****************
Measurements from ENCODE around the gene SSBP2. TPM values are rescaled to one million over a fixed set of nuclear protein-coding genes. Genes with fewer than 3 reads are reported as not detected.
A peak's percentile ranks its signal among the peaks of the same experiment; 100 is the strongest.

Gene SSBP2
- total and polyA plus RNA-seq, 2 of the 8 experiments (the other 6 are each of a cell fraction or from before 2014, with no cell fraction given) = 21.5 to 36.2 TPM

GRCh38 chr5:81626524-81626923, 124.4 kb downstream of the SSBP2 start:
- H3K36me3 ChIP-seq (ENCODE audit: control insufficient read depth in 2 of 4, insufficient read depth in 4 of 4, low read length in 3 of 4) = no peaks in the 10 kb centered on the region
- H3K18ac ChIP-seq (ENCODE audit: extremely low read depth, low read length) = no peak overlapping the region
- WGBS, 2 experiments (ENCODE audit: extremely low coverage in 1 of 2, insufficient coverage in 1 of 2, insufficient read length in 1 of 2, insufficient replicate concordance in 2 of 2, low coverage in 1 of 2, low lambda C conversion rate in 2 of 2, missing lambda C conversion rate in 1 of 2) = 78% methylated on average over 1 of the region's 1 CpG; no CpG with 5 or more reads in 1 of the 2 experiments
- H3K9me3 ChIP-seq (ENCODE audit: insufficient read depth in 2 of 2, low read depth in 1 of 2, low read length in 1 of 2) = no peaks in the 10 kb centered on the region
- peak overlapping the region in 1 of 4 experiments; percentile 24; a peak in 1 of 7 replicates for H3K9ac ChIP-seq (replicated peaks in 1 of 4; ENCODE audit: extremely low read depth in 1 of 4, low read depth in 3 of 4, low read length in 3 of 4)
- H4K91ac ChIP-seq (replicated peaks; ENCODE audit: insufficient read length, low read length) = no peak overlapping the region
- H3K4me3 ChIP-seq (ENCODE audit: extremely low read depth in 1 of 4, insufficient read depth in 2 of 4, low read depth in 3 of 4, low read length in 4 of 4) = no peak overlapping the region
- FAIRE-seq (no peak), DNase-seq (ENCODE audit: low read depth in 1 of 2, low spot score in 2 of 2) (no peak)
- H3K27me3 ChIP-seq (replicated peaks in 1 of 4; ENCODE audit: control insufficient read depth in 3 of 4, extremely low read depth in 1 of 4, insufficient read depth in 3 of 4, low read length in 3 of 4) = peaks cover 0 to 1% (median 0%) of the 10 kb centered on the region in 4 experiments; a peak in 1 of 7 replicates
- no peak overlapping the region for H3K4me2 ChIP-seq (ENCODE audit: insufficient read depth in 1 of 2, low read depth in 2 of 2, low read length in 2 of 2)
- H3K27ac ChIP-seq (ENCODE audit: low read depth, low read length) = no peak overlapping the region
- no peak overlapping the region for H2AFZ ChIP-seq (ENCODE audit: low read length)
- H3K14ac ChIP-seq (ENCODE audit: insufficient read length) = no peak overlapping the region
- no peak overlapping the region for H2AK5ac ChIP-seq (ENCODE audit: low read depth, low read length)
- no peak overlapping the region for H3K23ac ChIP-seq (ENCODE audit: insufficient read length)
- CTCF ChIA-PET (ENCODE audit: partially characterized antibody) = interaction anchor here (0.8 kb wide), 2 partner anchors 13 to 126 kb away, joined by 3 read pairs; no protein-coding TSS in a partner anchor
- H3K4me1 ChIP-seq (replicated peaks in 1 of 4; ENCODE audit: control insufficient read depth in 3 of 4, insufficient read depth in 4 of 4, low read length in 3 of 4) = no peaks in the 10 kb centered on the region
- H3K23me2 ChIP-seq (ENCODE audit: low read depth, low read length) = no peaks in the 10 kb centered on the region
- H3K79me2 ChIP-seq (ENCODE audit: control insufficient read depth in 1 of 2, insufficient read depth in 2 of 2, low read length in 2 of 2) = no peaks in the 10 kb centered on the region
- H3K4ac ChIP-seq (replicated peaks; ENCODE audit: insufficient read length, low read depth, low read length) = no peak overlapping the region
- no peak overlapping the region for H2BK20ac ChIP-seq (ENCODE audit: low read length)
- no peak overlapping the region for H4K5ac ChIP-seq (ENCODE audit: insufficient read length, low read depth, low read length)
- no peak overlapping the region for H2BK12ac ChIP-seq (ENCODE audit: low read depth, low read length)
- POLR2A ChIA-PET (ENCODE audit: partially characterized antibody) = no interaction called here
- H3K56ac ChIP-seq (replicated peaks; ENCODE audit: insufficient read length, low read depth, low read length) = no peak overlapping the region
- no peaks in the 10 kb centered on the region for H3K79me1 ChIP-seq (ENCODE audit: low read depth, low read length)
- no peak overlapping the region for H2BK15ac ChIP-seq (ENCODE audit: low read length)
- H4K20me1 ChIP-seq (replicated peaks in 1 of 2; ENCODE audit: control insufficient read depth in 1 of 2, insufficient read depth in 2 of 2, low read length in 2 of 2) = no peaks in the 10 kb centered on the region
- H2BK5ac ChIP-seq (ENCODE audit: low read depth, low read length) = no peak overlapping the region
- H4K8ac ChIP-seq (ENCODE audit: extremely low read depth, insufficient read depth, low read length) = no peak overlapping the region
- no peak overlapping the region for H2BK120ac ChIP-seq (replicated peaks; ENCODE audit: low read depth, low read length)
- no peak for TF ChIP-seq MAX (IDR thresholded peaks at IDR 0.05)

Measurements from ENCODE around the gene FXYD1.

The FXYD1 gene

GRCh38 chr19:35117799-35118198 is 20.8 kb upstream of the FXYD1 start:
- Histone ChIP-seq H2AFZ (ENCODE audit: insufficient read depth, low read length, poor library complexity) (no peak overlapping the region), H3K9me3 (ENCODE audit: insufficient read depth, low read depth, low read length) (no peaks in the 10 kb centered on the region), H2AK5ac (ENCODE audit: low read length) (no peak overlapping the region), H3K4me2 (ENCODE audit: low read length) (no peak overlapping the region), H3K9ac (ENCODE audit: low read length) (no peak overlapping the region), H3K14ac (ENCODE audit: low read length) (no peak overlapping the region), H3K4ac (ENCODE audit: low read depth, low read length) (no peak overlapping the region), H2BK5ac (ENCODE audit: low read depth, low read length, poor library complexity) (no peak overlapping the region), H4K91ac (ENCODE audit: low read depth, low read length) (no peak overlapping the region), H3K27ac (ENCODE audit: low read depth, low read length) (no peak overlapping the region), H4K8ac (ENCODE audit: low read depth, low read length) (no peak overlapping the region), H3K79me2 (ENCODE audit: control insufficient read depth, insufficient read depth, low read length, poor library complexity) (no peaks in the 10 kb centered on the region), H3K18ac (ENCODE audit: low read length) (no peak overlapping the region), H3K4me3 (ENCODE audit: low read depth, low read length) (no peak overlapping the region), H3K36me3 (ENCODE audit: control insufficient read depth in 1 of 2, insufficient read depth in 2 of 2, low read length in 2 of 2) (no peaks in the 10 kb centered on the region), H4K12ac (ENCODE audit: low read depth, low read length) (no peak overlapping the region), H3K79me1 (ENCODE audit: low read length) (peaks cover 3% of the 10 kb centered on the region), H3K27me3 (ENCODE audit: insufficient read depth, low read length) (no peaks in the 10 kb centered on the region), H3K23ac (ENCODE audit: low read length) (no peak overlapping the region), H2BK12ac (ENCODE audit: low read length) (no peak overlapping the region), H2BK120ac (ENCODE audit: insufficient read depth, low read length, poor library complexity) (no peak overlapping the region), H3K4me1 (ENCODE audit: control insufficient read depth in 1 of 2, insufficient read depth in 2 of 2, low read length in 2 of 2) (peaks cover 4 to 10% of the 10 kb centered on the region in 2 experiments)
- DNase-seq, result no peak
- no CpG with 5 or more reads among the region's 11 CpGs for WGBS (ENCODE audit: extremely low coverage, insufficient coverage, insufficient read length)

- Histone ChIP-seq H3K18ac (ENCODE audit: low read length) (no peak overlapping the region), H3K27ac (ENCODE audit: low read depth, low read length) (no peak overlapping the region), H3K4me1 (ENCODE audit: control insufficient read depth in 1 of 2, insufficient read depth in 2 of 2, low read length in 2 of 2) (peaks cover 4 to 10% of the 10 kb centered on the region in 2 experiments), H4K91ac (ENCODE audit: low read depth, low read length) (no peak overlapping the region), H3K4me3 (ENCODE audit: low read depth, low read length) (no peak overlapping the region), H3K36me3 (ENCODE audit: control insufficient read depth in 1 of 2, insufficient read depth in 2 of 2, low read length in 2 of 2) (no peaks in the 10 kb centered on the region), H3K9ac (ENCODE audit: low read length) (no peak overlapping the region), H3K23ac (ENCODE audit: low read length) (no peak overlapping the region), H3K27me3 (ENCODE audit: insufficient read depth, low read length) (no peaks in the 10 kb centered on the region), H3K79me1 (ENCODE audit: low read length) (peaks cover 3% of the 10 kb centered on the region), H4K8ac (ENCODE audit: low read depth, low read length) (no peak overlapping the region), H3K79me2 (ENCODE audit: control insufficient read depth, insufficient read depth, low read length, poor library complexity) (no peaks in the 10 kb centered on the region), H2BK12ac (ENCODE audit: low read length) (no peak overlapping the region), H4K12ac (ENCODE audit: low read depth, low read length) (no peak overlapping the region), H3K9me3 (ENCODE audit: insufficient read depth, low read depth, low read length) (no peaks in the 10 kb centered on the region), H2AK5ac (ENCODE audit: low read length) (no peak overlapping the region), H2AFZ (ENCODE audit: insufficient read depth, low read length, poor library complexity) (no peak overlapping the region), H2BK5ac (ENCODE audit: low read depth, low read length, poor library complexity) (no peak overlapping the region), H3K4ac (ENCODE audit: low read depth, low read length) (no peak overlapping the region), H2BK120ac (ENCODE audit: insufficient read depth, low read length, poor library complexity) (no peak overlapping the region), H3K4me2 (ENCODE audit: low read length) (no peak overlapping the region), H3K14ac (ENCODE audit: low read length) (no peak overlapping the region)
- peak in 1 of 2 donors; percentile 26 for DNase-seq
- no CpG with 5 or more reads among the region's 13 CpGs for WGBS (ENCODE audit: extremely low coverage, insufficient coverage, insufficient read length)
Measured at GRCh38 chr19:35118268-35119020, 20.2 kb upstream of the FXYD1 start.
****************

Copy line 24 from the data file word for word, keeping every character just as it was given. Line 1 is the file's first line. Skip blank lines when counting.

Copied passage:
- H3K79me2 ChIP-seq (ENCODE audit: control insufficient read depth in 1 of 2, insufficient read depth in 2 of 2, low read length in 2 of 2) = no peaks in the 10 kb centered on the region